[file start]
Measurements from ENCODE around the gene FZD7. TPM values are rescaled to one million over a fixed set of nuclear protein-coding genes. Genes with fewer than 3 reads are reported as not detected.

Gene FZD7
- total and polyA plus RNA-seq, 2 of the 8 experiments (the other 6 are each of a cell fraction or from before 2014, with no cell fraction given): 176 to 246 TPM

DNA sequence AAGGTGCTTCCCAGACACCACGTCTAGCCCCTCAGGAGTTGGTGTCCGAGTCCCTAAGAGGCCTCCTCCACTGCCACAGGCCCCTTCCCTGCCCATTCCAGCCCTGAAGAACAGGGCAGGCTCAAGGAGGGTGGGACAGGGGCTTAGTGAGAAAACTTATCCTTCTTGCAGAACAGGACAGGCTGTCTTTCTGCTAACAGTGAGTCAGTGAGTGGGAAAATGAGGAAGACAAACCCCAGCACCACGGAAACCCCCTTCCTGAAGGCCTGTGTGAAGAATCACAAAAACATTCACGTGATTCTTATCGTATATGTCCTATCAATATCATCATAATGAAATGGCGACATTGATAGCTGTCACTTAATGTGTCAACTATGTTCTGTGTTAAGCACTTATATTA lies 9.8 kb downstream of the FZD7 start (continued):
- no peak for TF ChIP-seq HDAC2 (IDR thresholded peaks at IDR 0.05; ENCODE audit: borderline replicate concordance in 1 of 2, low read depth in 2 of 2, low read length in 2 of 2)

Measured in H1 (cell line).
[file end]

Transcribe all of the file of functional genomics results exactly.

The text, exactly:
Measurements from ENCODE around the gene FZD7. TPM values are rescaled to one million over a fixed set of nuclear protein-coding genes. Genes with fewer than 3 reads are reported as not detected.

Gene FZD7
- total and polyA plus RNA-seq, 2 of the 8 experiments (the other 6 are each of a cell fraction or from before 2014, with no cell fraction given): 176 to 246 TPM

DNA sequence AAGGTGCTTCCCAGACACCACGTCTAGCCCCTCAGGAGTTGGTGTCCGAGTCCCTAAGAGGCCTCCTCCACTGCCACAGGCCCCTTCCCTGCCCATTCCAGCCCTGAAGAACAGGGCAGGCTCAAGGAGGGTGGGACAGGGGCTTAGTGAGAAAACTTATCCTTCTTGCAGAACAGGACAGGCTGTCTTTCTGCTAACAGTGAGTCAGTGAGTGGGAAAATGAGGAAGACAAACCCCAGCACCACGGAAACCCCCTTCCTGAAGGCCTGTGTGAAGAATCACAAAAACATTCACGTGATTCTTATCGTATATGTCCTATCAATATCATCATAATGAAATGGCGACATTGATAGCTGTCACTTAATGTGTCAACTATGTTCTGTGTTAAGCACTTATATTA lies 9.8 kb downstream of the FZD7 start (continued):
- no peak for TF ChIP-seq HDAC2 (IDR thresholded peaks at IDR 0.05; ENCODE audit: borderline replicate concordance in 1 of 2, low read depth in 2 of 2, low read length in 2 of 2)

Measured in H1 (cell line).